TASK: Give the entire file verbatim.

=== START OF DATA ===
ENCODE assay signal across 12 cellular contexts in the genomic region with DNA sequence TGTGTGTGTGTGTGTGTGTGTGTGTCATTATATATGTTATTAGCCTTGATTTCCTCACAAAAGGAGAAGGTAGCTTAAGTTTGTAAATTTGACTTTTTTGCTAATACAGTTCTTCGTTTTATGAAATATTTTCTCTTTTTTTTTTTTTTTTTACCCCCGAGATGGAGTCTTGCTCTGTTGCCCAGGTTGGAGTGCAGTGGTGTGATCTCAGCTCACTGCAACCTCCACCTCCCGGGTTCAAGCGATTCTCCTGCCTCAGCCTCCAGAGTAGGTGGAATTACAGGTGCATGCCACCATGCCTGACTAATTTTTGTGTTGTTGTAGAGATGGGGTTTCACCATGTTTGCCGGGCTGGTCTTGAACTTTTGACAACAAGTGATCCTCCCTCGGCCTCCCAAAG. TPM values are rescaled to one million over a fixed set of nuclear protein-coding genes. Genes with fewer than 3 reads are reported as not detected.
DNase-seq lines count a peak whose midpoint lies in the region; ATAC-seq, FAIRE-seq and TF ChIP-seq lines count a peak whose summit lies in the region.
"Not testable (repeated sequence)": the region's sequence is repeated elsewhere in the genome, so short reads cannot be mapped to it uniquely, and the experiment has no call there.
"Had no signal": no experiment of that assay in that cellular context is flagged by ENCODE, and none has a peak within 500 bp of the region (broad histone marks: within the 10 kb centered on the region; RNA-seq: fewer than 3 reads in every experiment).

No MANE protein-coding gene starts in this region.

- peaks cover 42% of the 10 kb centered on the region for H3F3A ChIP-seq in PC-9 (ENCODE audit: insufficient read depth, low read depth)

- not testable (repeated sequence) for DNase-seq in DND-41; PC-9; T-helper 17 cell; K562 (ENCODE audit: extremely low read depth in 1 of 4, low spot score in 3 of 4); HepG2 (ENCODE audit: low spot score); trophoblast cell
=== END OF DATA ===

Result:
ENCODE assay signal across 12 cellular contexts in the genomic region with DNA sequence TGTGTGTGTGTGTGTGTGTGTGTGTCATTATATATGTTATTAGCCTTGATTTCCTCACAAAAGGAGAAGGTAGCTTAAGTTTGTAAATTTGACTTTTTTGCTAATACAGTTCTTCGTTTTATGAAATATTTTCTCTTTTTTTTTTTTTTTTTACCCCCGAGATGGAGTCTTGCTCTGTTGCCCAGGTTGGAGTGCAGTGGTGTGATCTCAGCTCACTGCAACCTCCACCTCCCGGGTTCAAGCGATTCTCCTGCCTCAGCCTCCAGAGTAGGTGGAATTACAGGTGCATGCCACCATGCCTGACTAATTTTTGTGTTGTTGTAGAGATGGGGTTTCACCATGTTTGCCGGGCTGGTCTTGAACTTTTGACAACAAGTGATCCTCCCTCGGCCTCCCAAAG. TPM values are rescaled to one million over a fixed set of nuclear protein-coding genes. Genes with fewer than 3 reads are reported as not detected.
DNase-seq lines count a peak whose midpoint lies in the region; ATAC-seq, FAIRE-seq and TF ChIP-seq lines count a peak whose summit lies in the region.
"Not testable (repeated sequence)": the region's sequence is repeated elsewhere in the genome, so short reads cannot be mapped to it uniquely, and the experiment has no call there.
"Had no signal": no experiment of that assay in that cellular context is flagged by ENCODE, and none has a peak within 500 bp of the region (broad histone marks: within the 10 kb centered on the region; RNA-seq: fewer than 3 reads in every experiment).

No MANE protein-coding gene starts in this region.

- peaks cover 42% of the 10 kb centered on the region for H3F3A ChIP-seq in PC-9 (ENCODE audit: insufficient read depth, low read depth)

- not testable (repeated sequence) for DNase-seq in DND-41; PC-9; T-helper 17 cell; K562 (ENCODE audit: extremely low read depth in 1 of 4, low spot score in 3 of 4); HepG2 (ENCODE audit: low spot score); trophoblast cell